Also on display were Block’s Pulitzer Prize from 1941, a Reuben Award from 1956 and his Presidential Medal of Freedom from 1994 as well as some of his art supplies. A kiosk in the corner had hundreds more cartoons on it. The exhibit had only forty cartoons in it, but they were well selected. The exhibit was of the artwork, not necessarily the content, and seeing the cartoons on a screen detracted from the ideal of the museum in this reviewer’s opinion. As a museum curator myself, I would have stuck the kiosk in the exhibit as well since one always feels that more information is better, but it was not really needed in the show. I believe it became technically possible this year as the Herblock Foundation is planning on issuing a book with an accompanying DVD of 16,000 cartoons for Block’s 100th birthday next year.

Herblock: Drawn from Memory was an accompanying program by Hart who moderated with Pulitzer prize-winning Washington Post reporter Haynes Johnson, Washington Post editorial writer Roger Wilkins and Pulitzer prize-winning cartoonist Tony Auth. The three men mainly talked about Herblock’s mid-career at the Post, especially the Nixon and Johnson years. Block’s internationalist, and thus interventionalist, approach to foreign policy and the display of this in his cartoons was a particularly interesting part of the evening. Auth also made an extremely interesting observation. While Block was a good enough caricaturist to avoid labeling everyone, he still used labels on characters regularly. Auth said, “I was struck going through the exhibit here today – I always thought of cartoons as having kind of a half-life. They being to lose their power – and sometimes it’s a very long half-life and sometimes it’s eternal because it’s beyond the moment – but many cartoons have a relatively short half-life. I realized his use of labels extends that so that coming to a cartoon of his that was done forty years ago, you really can figure out what it’s about whereas a lot of cartoonists expend a lot of energy trying to get away from labels and they end up with cartoons that maybe a week, or two weeks later, you can’t figure out because you don’t know exactly what stimulated this drawing.” For those interested in the program, a recording of it can be found at

Overall Hart did an excellent job boiling down a massive amount of material to a coherent exhibit which, while not large, was well-done and informative.

July 12: "Tim Rogerson's World of Disney Color" at ArtInsights gallery in Reston

Co-owner Leslie Combemale posted on their website:

Also, we have Disney interpretive and 2006 official olympic poster artist Tim Rogerson coming to the opening weekend of his show "Tim Rogerson's World of Disney Color". Not sure honestly how many originals we'll be getting for the show as he just had a baby, but what we are getting is wonderful, and there'll be color concepts for his newest works which my clients get first dibs on, and the originals they are sending are really cool! He has a website of his Disney and non-Disney art, Let us know if you are interested in some of the art you see, and remember you can commission him when he's here!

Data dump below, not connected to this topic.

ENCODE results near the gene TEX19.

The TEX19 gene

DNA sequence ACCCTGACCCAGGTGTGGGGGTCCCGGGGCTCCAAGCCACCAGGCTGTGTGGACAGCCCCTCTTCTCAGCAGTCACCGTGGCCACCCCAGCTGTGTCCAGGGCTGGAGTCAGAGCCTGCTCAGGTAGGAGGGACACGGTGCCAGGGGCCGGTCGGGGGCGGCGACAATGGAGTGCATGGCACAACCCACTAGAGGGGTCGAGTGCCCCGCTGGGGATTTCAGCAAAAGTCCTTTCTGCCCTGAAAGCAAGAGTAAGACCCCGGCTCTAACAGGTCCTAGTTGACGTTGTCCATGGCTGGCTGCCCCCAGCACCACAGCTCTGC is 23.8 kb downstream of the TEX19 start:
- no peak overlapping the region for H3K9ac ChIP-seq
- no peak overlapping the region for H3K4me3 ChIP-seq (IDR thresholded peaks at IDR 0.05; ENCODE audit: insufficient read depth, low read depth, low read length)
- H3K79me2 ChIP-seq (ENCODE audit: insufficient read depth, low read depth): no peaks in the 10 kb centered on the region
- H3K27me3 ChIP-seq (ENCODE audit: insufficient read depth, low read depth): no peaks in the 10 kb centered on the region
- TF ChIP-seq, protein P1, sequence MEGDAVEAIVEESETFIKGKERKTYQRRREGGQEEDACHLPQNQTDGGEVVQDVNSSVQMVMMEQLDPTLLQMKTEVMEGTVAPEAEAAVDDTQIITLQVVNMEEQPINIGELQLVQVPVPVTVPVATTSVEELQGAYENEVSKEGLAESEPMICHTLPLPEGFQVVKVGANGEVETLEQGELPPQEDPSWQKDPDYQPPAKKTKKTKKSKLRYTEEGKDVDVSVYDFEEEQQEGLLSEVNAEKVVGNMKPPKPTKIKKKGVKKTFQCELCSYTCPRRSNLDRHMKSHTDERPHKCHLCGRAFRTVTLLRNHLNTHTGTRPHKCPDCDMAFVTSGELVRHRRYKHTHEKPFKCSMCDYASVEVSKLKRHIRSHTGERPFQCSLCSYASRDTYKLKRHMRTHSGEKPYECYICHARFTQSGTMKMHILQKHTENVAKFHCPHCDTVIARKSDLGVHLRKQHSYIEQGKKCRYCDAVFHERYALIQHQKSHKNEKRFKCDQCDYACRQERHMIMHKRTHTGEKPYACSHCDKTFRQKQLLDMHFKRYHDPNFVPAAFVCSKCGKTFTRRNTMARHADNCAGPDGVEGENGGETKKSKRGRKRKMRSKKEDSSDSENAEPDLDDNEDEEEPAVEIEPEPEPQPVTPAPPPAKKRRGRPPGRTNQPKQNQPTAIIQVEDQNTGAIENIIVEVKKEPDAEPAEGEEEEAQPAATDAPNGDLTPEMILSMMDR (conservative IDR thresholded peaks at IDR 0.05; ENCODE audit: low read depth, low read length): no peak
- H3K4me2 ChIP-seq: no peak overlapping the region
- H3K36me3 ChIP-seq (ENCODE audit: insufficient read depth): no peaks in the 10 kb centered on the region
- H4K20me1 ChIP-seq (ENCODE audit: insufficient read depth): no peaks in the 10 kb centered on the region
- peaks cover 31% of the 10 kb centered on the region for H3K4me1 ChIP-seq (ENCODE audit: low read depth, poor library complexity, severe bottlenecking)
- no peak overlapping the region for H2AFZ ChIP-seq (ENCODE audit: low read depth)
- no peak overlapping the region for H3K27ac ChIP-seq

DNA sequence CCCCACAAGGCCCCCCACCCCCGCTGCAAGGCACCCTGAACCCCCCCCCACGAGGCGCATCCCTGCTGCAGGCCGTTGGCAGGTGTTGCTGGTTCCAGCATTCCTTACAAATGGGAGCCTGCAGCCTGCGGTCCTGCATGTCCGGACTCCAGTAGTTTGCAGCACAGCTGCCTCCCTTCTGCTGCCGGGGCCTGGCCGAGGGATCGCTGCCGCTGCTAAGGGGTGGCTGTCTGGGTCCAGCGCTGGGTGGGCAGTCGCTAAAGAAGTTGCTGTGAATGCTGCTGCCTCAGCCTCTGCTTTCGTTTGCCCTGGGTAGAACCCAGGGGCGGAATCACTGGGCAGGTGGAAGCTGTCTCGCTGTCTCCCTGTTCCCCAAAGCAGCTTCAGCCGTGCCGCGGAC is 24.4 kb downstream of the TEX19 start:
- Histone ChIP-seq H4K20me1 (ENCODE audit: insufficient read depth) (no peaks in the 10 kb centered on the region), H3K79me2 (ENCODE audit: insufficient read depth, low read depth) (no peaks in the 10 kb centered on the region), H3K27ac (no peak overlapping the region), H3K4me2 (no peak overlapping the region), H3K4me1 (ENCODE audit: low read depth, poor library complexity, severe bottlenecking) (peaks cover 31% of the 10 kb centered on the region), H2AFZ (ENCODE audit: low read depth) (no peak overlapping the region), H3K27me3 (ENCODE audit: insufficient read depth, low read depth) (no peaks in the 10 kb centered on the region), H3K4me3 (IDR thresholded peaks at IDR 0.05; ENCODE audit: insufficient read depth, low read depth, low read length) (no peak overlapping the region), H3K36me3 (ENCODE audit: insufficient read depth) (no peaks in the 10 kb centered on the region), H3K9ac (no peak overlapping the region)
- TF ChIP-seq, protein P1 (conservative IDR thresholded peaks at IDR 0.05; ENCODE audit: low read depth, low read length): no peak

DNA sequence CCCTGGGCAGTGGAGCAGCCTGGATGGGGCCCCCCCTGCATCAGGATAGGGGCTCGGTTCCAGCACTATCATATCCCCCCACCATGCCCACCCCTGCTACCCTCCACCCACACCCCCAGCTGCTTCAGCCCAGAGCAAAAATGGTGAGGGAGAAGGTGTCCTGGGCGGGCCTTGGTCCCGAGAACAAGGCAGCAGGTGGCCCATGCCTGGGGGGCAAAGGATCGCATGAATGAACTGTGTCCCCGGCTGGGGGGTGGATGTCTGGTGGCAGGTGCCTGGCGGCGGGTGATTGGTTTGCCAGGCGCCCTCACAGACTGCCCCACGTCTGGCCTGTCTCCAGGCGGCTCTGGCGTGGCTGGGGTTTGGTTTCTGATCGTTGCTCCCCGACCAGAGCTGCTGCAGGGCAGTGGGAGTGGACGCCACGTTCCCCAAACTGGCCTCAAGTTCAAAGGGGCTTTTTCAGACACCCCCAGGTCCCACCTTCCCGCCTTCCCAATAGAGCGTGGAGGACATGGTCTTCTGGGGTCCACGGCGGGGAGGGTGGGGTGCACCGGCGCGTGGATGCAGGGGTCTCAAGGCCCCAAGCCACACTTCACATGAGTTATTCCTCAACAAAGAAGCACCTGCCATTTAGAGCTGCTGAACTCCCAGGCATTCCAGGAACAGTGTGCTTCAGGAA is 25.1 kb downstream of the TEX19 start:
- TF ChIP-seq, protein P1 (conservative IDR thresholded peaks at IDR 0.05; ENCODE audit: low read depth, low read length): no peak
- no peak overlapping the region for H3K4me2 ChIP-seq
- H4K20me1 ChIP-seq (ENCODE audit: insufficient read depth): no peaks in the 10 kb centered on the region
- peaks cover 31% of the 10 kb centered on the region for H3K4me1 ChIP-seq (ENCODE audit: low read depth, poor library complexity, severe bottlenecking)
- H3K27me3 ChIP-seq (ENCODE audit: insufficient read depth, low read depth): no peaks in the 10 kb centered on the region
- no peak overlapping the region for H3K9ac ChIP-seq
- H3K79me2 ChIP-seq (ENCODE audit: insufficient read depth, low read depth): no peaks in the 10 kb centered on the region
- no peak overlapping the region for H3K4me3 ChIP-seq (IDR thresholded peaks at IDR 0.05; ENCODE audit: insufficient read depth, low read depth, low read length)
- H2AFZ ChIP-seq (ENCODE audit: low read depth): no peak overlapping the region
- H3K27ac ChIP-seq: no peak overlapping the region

The show starts on July 12th, and he'll be here 2-6 pm, along with Merrie Lasky, who has worked for Disney for many years and is now with Collectors Editions, who represents all Disney interpretive art. She will not only be helping out with orders for Tim, but will be onhand to explain the new Disney Fine Art Glass we just started carrying, that is gorgeous and very intricately designed and created.

Hancock reviews in today's papers

Both the Post and the NY Times gave so-so reviews to it.

"Man of Bent Steel: 'Hancock' Runs Into a Kryptonite Plot Twist and Loses Its Superpowers," By Stephen Hunter, Washington Post Staff Writer, Wednesday, July 2, 2008; C01.

"Able to Leap Tall Buildings, Even if Hung Over," By MANOHLA DARGIS, New York Times July 2, 2008.

I'm going out on a limb here and guess the twist that's referred to in both reviews:

Hunter: ...and then the movie takes the strangest turn in quite possibly movie history, which I will not disclose. It's as if the screenwriters were working in their bungalow one day, stuck on a plot point, and one said to the other, "What if --" and the other said, "No way," and the first said, "Okay, genius, you come up with something better!" and genius never did.

Dargis: The extent of that complexity doesn’t emerge until the big reveal, which involves Ms. Theron’s character and is so surprising that I heard several grown men loudly gasp. (“No way!”)

My guess, without anything beyond those two sentences, is that Theron's character is actually a superhero, just one who does things right and keeps a secret identity secret. Feel free to write in and let me know if I got it.

Tuesday, July 01, 2008

Kal is back, back, back in the USA

He reports on his trip on his blog at "Kal talks Cartoons in Azerbaijan" from June 29 2008.

Post likes local Lion King

See "The Circle Is Unbroken: 'Lion King' Still Roars," By Peter Marks, Washington Post Staff Writer, Tuesday, July 1, 2008; C01. Unfortunately for anyone who was waiting for a review, the story says it's sold out.